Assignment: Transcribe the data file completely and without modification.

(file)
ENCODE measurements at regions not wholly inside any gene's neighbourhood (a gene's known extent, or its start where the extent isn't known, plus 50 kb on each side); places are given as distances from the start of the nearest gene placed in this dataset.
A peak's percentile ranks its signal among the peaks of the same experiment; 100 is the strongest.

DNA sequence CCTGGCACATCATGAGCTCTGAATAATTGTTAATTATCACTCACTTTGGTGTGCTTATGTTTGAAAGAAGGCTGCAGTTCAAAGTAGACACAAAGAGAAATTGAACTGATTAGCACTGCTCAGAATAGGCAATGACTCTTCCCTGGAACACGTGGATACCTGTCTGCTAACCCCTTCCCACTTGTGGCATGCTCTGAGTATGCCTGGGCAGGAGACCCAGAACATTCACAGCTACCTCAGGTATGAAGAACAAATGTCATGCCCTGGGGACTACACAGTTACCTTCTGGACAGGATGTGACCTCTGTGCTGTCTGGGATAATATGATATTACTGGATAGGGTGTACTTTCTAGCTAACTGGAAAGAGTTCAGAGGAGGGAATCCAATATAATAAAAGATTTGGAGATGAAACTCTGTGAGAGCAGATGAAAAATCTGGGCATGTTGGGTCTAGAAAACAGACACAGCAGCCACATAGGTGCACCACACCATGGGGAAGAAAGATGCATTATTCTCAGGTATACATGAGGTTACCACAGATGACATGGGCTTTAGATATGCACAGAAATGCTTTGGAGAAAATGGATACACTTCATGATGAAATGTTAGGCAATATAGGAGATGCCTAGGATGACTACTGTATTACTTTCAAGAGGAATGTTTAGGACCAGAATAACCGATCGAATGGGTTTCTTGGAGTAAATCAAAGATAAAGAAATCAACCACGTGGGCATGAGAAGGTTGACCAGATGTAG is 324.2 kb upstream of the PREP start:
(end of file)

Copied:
ENCODE measurements at regions not wholly inside any gene's neighbourhood (a gene's known extent, or its start where the extent isn't known, plus 50 kb on each side); places are given as distances from the start of the nearest gene placed in this dataset.
A peak's percentile ranks its signal among the peaks of the same experiment; 100 is the strongest.

DNA sequence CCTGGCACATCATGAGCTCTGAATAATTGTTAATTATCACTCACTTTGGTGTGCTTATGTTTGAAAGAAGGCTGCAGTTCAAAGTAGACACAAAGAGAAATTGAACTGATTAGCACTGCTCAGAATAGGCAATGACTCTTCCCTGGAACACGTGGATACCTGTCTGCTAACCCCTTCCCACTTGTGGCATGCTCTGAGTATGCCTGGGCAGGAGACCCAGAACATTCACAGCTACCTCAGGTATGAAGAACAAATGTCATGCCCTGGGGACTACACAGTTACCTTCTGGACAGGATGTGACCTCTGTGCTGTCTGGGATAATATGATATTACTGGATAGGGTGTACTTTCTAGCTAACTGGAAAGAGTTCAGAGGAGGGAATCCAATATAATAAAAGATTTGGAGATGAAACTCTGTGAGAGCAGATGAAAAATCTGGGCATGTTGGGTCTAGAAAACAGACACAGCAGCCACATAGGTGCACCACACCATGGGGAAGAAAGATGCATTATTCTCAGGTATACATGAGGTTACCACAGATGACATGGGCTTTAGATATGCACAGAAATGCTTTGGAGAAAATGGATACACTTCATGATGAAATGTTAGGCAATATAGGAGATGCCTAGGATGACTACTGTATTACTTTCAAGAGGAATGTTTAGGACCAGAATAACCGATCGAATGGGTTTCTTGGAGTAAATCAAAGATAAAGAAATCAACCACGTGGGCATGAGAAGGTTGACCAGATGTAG is 324.2 kb upstream of the PREP start: